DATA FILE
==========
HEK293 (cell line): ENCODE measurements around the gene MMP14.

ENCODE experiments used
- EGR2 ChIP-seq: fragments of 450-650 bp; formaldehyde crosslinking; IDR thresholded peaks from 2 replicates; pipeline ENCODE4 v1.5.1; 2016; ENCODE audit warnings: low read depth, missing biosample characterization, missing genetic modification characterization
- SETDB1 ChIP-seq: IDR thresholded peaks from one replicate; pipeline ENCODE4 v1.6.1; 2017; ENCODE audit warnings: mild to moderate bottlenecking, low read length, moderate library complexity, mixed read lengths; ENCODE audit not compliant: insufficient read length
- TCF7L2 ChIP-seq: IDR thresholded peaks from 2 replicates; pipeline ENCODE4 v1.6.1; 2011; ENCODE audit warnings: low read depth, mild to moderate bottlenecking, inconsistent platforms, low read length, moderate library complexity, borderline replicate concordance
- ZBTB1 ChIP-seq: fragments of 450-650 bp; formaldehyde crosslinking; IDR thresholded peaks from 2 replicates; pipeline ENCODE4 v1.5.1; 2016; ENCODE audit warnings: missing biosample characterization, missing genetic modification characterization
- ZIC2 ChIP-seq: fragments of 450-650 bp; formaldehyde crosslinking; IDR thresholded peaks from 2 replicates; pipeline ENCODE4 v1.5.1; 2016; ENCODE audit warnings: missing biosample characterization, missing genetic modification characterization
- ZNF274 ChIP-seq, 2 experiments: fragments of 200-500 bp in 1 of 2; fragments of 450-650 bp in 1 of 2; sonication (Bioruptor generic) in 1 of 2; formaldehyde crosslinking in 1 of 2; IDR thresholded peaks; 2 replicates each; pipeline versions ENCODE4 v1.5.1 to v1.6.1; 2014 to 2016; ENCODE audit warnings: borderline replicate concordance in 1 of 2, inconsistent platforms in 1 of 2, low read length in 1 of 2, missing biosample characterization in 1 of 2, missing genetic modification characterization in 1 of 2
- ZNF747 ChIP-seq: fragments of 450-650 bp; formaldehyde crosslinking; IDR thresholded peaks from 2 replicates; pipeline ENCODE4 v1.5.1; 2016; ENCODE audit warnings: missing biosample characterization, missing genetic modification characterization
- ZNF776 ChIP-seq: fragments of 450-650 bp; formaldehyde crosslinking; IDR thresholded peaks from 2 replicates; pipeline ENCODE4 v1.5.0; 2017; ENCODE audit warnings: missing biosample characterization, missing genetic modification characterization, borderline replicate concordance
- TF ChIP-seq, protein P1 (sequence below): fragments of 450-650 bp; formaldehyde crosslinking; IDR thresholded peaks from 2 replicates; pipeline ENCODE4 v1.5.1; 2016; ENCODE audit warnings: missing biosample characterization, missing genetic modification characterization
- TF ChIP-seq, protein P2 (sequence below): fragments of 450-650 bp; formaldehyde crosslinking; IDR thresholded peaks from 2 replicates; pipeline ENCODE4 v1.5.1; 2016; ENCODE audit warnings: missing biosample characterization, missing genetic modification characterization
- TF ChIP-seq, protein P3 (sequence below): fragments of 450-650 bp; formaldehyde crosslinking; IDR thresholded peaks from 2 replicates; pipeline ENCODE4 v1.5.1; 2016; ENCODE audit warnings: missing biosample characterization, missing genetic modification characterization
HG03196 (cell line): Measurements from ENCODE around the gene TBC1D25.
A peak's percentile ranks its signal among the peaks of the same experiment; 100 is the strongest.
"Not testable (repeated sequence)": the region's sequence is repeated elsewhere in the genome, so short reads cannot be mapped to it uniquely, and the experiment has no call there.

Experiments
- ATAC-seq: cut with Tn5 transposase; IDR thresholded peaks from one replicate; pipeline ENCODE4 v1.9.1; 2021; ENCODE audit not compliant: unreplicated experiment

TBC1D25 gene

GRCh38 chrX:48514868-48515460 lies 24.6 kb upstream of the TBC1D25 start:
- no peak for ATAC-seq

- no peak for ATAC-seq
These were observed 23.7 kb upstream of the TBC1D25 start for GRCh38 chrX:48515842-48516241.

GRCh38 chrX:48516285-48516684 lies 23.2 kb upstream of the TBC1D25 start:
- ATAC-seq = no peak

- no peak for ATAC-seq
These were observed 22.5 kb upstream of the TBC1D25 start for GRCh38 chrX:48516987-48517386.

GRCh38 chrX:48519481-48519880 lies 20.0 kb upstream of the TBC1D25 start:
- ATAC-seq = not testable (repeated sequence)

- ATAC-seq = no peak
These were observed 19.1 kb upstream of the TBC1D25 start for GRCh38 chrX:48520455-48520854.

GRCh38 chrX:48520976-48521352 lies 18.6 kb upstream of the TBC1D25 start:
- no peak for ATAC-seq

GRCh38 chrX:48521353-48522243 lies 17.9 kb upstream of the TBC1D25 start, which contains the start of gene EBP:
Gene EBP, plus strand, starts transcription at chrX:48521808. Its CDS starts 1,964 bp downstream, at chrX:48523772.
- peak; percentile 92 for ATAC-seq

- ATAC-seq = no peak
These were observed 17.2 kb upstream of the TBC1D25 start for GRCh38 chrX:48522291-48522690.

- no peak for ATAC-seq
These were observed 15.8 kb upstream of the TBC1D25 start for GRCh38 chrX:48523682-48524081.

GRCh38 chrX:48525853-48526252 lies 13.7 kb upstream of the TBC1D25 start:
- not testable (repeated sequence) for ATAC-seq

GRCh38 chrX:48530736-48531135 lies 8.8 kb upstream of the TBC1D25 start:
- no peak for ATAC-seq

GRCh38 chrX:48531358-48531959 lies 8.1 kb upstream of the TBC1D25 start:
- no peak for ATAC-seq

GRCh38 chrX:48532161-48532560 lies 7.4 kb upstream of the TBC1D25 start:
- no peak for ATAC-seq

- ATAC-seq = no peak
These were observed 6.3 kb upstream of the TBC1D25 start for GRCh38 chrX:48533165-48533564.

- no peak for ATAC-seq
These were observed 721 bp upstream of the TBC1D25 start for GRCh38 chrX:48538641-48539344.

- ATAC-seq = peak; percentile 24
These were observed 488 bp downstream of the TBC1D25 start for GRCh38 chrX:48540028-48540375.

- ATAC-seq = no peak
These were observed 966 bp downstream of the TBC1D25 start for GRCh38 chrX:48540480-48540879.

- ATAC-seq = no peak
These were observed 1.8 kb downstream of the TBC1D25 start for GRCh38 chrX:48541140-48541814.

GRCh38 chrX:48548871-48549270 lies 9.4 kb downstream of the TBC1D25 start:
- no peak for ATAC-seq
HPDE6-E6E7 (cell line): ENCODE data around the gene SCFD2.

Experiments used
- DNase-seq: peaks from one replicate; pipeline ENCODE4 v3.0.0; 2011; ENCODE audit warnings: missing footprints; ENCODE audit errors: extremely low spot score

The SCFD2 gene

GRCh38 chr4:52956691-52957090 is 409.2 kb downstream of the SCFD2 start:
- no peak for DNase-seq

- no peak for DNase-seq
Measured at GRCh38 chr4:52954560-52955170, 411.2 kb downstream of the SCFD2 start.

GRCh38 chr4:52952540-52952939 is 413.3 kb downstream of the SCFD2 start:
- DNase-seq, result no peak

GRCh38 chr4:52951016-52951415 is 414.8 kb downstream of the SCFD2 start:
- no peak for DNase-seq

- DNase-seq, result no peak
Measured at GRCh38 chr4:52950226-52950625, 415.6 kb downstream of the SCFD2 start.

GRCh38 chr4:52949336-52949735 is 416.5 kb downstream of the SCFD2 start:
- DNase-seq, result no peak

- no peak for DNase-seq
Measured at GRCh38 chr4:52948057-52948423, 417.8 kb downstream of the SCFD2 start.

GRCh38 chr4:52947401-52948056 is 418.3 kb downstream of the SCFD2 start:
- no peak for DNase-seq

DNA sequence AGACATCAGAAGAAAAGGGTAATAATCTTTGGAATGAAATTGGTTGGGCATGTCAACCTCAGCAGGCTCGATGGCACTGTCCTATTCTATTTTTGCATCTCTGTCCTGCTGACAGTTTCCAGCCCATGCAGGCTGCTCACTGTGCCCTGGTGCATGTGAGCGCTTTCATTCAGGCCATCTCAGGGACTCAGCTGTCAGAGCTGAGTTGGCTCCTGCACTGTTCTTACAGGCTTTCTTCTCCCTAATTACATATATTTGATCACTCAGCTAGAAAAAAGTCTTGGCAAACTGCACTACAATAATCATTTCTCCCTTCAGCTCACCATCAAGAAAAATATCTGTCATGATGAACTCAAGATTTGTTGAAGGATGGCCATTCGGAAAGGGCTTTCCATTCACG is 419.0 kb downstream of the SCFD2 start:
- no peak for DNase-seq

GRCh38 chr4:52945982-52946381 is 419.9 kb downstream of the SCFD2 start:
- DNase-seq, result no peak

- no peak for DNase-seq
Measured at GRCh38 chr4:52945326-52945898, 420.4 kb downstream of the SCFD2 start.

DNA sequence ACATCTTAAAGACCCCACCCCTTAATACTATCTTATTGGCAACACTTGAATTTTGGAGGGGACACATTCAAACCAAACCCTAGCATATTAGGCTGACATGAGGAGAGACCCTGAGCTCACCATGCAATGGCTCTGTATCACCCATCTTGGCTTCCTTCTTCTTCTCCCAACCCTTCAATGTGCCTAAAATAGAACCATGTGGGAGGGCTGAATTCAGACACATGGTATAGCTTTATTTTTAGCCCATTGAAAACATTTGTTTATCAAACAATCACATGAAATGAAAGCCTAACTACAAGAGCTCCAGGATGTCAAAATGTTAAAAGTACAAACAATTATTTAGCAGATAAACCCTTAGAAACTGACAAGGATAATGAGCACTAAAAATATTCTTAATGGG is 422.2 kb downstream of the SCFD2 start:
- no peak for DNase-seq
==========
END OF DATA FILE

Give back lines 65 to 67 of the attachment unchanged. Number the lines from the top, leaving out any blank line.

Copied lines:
GRCh38 chr4:52956691-52957090 is 409.2 kb downstream of the SCFD2 start:
- no peak for DNase-seq

- no peak for DNase-seq